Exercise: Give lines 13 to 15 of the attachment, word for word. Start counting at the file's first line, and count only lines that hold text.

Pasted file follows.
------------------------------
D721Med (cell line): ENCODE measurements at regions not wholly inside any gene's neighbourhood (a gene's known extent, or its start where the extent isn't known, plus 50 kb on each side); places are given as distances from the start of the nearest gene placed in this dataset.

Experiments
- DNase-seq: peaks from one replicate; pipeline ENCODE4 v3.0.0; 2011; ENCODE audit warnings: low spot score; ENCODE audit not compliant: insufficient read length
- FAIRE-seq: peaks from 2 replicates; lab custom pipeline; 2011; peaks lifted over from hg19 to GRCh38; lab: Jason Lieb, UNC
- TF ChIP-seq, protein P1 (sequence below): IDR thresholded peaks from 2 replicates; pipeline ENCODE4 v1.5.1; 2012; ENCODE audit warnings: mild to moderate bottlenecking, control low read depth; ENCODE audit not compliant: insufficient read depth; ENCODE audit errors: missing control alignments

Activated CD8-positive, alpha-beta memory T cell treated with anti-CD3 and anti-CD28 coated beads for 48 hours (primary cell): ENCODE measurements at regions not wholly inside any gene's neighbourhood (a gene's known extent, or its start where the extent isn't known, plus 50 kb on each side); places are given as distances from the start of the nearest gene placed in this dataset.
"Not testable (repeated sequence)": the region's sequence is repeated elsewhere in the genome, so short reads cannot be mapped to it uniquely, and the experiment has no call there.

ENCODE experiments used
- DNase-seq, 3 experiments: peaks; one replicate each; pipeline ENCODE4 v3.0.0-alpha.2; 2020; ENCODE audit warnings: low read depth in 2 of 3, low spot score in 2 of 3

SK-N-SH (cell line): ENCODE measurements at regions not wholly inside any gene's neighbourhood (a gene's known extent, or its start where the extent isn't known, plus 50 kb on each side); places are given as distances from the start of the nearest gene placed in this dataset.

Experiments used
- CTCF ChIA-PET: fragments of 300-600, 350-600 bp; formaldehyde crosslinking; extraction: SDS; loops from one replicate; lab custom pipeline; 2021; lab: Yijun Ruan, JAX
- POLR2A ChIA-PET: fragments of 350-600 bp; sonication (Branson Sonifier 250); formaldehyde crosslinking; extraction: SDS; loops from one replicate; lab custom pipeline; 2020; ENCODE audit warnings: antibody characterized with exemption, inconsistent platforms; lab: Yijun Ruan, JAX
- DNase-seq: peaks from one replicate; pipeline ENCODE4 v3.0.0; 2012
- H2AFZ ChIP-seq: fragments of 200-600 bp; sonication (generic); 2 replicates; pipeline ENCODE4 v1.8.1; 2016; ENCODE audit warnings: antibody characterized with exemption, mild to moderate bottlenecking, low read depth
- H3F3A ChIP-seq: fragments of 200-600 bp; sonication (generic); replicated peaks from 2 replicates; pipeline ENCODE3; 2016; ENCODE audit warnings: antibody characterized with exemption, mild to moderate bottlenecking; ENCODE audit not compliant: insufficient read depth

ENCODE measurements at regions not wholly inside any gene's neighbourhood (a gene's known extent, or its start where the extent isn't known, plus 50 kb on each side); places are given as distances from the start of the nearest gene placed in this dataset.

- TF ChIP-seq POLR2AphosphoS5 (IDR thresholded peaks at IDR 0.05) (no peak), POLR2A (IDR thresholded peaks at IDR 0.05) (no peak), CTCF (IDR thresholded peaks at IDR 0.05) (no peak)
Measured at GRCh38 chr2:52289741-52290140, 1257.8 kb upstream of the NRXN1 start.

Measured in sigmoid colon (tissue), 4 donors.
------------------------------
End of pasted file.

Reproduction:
- POLR2A ChIA-PET: fragments of 350-600 bp; sonication (Branson Sonifier 250); formaldehyde crosslinking; extraction: SDS; loops from one replicate; lab custom pipeline; 2020; ENCODE audit warnings: antibody characterized with exemption, inconsistent platforms; lab: Yijun Ruan, JAX
- DNase-seq: peaks from one replicate; pipeline ENCODE4 v3.0.0; 2012
- H2AFZ ChIP-seq: fragments of 200-600 bp; sonication (generic); 2 replicates; pipeline ENCODE4 v1.8.1; 2016; ENCODE audit warnings: antibody characterized with exemption, mild to moderate bottlenecking, low read depth